As India’s oil and gas demand continues to grow, the South Asian country is looking to any supplier offering a low-cost product, regardless of how controversial they may be. India’s refiners are diversifying their supply, in response to recent OPEC oil quota cuts, and turning to sanctioned states, such as Russia and Iran, to ensure their crude supply. With little support from the West to support the country’s burgeoning renewable energy industry, India’s partnership with controversial oil suppliers is likely to continue. In October, India announced it would be speeding up the diversification of oil imports to mitigate the risk of potential OPEC+ oil cuts. The country’s oil minister, Hardeep Singh Puri, explained that OPEC cuts would “hurt large importers like India, who spent around $120 billion last year on the import of petroleum products.” OPEC introduced oil production cuts of 2 million bpd for the coming months in anticipation of a decrease in global demand for crude due to growing economic pressures worldwide.
India is the third-largest consumer and importer of oil worldwide, purchasing around 85 percent of its oil demand from abroad. Puri has previously pointed towards India’s intention to diversify its crude suppliers to ensure its energy security stating, “Some diversification has already happened and we will further diversify… there are many sources and we will not hesitate to take actions.” He also suggested that OPEC cuts may send several countries into a deeper recession than already being experienced, as fuel prices are pushed upwards.
In recent weeks, India’s oil refiners have been racing to establish new partnerships and further diversify their oil supply to ensure they are not negatively affected by the OPEC cuts. Refiners are also concerned about the potential for the West to impose stricter sanctions on Russian energy in the coming months, which could further hinder India’s oil supply. Indian Oil Corp and Bharat Petroleum Corp are both trying to establish new deals with a range of oil-rich countries including the U.S.
An official from a state refiner explained: “We are preparing for a backup plan. When the world is uncertain because of the Russia-Ukraine conflict we need to have all options open.” A separate source from another refiner stated, “Due to the Russian-Ukraine conflict, we expect a possibility of tight oil markets and a change in flows with most Middle Eastern crude going to meet the need of European markets so we need to diversify our oil sources.” India’s refiners are making it clear to the rest of the world that they will diversify their oil supply to any country willing to offer them reliable and low-cost crude, regardless of whether the U.S. and Europe approve of its new partnerships.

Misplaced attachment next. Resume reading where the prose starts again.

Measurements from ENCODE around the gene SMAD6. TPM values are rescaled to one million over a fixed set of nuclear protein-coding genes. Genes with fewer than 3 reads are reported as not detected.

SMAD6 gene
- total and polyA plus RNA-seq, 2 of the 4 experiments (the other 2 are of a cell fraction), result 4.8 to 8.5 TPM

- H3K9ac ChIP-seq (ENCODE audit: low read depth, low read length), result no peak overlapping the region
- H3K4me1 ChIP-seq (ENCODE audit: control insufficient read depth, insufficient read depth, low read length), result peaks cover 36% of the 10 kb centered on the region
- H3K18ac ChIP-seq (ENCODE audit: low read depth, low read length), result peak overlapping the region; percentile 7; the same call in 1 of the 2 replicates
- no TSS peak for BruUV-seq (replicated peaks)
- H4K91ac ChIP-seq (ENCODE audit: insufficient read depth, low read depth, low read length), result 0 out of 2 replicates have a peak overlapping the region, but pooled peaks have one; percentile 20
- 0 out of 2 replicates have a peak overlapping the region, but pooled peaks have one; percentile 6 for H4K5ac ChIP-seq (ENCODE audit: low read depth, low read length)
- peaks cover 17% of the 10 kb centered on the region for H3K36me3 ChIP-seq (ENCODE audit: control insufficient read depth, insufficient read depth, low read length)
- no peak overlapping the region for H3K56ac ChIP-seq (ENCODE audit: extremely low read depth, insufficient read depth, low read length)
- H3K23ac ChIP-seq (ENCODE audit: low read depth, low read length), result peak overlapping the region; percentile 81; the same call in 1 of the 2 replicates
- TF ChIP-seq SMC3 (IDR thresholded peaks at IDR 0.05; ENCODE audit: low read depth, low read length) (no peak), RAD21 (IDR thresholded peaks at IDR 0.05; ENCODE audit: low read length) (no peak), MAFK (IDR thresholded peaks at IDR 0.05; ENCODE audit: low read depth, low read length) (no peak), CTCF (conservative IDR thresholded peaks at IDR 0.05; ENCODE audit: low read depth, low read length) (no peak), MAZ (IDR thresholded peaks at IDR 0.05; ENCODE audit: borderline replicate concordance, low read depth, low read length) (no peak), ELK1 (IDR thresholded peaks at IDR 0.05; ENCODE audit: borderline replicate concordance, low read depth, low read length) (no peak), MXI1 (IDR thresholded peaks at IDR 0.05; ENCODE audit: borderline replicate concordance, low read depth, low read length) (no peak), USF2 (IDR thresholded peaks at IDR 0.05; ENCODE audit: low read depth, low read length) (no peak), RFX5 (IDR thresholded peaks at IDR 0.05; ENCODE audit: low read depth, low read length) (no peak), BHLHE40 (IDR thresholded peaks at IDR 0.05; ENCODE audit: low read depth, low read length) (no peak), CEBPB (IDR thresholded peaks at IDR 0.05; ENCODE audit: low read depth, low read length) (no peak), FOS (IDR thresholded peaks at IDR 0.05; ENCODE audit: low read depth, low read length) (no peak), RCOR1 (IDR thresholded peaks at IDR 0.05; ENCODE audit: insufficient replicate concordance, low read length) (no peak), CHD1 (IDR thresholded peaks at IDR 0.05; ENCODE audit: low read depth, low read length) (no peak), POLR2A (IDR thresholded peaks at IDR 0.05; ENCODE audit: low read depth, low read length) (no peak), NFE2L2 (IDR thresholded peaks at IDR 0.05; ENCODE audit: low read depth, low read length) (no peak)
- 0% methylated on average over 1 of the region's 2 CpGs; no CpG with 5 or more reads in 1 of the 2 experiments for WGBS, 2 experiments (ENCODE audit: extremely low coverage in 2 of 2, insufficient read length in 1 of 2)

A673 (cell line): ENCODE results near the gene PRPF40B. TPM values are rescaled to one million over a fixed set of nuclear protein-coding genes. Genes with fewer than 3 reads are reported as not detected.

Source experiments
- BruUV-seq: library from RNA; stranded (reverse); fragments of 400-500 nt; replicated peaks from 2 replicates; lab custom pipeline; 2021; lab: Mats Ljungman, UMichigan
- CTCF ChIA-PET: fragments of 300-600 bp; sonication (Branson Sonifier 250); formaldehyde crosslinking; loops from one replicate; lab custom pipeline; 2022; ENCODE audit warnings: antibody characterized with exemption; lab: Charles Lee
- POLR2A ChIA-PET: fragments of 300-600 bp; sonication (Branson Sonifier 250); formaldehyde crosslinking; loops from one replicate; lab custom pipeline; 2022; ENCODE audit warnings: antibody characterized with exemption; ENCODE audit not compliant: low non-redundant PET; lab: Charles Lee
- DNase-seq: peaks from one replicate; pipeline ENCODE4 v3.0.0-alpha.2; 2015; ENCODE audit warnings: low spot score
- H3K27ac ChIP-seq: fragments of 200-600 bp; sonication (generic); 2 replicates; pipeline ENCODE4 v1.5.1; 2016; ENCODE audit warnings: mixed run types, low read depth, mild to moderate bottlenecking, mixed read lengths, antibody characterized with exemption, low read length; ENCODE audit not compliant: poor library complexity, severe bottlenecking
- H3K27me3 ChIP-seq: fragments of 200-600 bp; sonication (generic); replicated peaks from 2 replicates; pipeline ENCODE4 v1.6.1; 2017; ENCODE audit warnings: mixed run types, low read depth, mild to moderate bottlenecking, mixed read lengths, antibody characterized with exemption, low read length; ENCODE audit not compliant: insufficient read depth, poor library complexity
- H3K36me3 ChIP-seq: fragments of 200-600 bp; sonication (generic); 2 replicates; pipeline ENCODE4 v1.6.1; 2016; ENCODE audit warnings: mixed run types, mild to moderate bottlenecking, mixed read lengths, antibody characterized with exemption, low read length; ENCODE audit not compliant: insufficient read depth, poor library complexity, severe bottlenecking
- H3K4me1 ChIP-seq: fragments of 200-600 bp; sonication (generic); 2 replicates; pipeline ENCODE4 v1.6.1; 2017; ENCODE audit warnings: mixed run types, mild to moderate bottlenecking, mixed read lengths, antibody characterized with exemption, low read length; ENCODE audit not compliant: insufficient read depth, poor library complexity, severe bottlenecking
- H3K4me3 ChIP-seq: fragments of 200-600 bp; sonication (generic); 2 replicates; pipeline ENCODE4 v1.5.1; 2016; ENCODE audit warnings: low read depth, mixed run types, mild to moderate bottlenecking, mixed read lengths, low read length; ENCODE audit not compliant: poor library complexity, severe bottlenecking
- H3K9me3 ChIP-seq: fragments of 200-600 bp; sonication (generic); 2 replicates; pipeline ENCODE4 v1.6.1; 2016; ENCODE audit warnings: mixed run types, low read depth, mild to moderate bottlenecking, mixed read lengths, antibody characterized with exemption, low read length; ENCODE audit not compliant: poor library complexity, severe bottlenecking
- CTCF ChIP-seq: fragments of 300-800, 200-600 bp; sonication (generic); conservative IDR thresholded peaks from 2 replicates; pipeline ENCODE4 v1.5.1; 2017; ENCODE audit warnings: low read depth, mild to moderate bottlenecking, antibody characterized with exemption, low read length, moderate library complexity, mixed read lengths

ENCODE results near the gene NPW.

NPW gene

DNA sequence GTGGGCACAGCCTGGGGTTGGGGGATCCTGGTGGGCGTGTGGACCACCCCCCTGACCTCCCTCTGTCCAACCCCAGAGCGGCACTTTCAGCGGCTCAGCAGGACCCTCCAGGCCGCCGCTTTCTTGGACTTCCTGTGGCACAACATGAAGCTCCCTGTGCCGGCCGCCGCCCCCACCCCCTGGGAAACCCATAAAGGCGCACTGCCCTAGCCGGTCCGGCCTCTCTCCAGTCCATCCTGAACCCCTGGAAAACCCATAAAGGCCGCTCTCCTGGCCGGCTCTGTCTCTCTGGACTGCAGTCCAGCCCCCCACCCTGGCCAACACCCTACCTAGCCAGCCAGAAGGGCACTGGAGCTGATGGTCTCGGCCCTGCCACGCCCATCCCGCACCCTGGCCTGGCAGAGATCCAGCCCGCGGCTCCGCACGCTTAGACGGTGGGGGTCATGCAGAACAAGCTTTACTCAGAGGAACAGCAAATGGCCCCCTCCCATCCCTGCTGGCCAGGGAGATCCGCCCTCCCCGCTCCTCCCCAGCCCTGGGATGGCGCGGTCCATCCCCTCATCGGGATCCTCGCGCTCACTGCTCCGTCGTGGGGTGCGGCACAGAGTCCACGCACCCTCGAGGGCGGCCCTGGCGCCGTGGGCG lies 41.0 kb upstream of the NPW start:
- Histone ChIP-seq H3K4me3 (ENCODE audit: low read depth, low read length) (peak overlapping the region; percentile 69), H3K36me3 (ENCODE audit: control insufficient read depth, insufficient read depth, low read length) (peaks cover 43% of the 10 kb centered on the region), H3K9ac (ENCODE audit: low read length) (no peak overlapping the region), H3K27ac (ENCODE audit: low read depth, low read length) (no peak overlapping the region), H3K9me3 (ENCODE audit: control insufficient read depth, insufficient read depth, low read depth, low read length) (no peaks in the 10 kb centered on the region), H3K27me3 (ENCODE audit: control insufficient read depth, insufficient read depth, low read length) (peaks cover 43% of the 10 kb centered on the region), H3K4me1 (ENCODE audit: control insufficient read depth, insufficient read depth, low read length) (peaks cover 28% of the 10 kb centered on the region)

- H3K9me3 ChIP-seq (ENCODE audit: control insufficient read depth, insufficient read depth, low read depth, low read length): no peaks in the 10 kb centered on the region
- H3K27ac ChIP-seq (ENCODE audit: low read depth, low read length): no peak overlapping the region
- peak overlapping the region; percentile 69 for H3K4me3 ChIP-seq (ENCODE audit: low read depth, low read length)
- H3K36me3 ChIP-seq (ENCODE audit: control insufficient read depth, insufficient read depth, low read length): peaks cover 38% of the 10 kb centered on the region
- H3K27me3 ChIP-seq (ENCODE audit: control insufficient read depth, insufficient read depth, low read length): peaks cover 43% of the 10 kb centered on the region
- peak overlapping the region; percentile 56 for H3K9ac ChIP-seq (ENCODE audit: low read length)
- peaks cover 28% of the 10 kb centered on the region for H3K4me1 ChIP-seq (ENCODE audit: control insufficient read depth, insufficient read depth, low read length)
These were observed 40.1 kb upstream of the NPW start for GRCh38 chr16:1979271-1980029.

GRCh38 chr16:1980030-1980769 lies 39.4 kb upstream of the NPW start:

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India has turned to Iran as one of its potential suppliers, with Iran’s ambassador, Iraj Elahi, expressing the country’s willingness to provide India with the crude supply it needs to ensure its energy security. Elahi stated, “We always express our readiness to increase our economic ties with India. It’s up to India, we are ready to deliver oil.” Iran was one of India’s primary oil suppliers before sanctions were introduced on Iranian energy in 2019.
Despite the ongoing sanctions imposed on Iranian crude by the U.S. and United Nations, Iran has been steadily rebuilding its oil supply and establishing export partners for its crude. As governments worldwide felt the gap created by the introduction of sanctions on Russian oil and gas, as well as from strict OPEC production quotas, many turned towards controversial oil powers, such as Iran and Venezuela, to provide them with vital oil resources. Iran announced a 580 percent increase in its oil and condensates income from March to July compared with the same period in 2021, as it showed a clear disregard for U.S. sanctions on its oil industry. Both Turkey and Afghanistan enhanced their partnerships with Iran in a bid to boost their oil imports.
Perhaps more worrying than its partnership with Iran is its ties with Russia, which has become one of India’s top oil suppliers in recent months, offering the Asian state low-price oil after losing many of its Western energy partners after it invaded Ukraine. In October, Russia became India’s main supplier, providing it with 946,000 bpd, according to energy analytics firm Vortexa. Before the Russia-Ukraine conflict, India imported little oil from Russia, however as the U.S. and EU introduced sanctions on Russian oil and gas, it has become an obvious partner for India that is looking to boost its low-cost oil supplies. Russian oil prices have been highly competitive with Middle Eastern and African crude, leading India, and several other countries, to deepen ties with the oil giant.
India has seen one blow after another, with the U.S. introducing sanctions on several oil and gas suppliers and OPEC+ introducing oil production cuts. In response to this threat to India’s energy security, its oil minister and refiners have made it clear that India will establish new partnerships with any country that will provide it with low-cost, reliable oil supplies. This has led it to deepen ties with Iran and Russia, offering the sanctioned states an opportunity to continue exporting their oil and gas.
By Felicity Bradstock for Oilprice.com
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